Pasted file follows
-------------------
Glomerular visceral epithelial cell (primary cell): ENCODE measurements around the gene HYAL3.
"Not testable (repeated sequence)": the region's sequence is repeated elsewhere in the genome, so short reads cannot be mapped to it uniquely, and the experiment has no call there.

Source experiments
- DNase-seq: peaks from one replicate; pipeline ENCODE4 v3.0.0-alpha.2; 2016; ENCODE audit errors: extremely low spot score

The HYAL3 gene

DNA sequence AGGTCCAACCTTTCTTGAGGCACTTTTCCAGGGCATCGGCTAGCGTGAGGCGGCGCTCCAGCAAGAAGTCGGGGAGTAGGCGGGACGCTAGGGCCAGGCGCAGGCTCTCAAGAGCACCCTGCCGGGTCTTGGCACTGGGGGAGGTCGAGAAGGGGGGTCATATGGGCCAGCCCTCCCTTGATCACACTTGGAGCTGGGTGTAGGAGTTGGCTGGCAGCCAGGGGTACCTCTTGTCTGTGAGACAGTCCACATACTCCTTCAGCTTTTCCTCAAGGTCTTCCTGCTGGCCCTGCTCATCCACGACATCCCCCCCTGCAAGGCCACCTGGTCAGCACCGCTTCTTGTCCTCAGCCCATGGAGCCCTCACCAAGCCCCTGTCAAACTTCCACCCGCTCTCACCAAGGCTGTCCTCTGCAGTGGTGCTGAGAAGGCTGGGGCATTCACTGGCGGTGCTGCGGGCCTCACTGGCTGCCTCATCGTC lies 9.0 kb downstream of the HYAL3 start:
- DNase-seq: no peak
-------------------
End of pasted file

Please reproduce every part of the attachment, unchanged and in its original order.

Glomerular visceral epithelial cell (primary cell): ENCODE measurements around the gene HYAL3.
"Not testable (repeated sequence)": the region's sequence is repeated elsewhere in the genome, so short reads cannot be mapped to it uniquely, and the experiment has no call there.

Source experiments
- DNase-seq: peaks from one replicate; pipeline ENCODE4 v3.0.0-alpha.2; 2016; ENCODE audit errors: extremely low spot score

The HYAL3 gene

DNA sequence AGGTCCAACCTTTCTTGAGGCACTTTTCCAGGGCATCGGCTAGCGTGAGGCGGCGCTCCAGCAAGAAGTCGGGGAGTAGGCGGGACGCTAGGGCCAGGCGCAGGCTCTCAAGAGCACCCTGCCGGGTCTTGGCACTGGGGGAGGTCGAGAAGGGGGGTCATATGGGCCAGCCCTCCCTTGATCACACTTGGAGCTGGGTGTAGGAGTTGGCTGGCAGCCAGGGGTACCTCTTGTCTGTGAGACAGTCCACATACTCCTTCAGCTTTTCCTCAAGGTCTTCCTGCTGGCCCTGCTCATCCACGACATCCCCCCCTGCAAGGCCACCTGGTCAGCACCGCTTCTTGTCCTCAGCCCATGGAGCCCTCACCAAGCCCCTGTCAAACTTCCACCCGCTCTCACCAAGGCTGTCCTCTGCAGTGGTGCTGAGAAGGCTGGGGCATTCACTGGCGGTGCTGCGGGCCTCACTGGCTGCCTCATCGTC lies 9.0 kb downstream of the HYAL3 start:
- DNase-seq: no peak